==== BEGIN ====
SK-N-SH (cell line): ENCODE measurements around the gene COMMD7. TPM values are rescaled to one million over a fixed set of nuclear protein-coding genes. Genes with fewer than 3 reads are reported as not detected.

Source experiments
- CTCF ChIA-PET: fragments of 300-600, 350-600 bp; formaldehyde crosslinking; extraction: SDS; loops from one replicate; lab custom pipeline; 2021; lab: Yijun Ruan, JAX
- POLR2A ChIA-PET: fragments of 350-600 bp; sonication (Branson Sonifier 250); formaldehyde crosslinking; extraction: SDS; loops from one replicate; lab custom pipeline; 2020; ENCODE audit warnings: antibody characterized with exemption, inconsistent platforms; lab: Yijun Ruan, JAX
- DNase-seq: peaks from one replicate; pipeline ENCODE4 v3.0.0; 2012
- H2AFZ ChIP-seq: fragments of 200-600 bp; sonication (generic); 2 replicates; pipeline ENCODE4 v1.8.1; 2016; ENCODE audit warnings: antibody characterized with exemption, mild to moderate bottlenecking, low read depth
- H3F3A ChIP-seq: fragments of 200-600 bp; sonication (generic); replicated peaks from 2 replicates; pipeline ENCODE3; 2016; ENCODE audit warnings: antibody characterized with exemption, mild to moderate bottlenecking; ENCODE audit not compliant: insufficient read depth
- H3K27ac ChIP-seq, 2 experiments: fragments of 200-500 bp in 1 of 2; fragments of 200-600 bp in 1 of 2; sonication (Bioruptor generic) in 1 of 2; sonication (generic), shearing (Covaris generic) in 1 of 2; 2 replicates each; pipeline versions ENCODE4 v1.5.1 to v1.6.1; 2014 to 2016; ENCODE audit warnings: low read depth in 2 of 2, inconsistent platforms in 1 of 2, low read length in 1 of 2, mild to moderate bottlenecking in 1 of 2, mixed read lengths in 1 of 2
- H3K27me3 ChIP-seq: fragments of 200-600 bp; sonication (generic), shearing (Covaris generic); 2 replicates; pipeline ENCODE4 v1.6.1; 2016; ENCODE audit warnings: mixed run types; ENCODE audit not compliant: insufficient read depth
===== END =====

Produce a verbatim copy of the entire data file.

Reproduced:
SK-N-SH (cell line): ENCODE measurements around the gene COMMD7. TPM values are rescaled to one million over a fixed set of nuclear protein-coding genes. Genes with fewer than 3 reads are reported as not detected.

Source experiments
- CTCF ChIA-PET: fragments of 300-600, 350-600 bp; formaldehyde crosslinking; extraction: SDS; loops from one replicate; lab custom pipeline; 2021; lab: Yijun Ruan, JAX
- POLR2A ChIA-PET: fragments of 350-600 bp; sonication (Branson Sonifier 250); formaldehyde crosslinking; extraction: SDS; loops from one replicate; lab custom pipeline; 2020; ENCODE audit warnings: antibody characterized with exemption, inconsistent platforms; lab: Yijun Ruan, JAX
- DNase-seq: peaks from one replicate; pipeline ENCODE4 v3.0.0; 2012
- H2AFZ ChIP-seq: fragments of 200-600 bp; sonication (generic); 2 replicates; pipeline ENCODE4 v1.8.1; 2016; ENCODE audit warnings: antibody characterized with exemption, mild to moderate bottlenecking, low read depth
- H3F3A ChIP-seq: fragments of 200-600 bp; sonication (generic); replicated peaks from 2 replicates; pipeline ENCODE3; 2016; ENCODE audit warnings: antibody characterized with exemption, mild to moderate bottlenecking; ENCODE audit not compliant: insufficient read depth
- H3K27ac ChIP-seq, 2 experiments: fragments of 200-500 bp in 1 of 2; fragments of 200-600 bp in 1 of 2; sonication (Bioruptor generic) in 1 of 2; sonication (generic), shearing (Covaris generic) in 1 of 2; 2 replicates each; pipeline versions ENCODE4 v1.5.1 to v1.6.1; 2014 to 2016; ENCODE audit warnings: low read depth in 2 of 2, inconsistent platforms in 1 of 2, low read length in 1 of 2, mild to moderate bottlenecking in 1 of 2, mixed read lengths in 1 of 2
- H3K27me3 ChIP-seq: fragments of 200-600 bp; sonication (generic), shearing (Covaris generic); 2 replicates; pipeline ENCODE4 v1.6.1; 2016; ENCODE audit warnings: mixed run types; ENCODE audit not compliant: insufficient read depth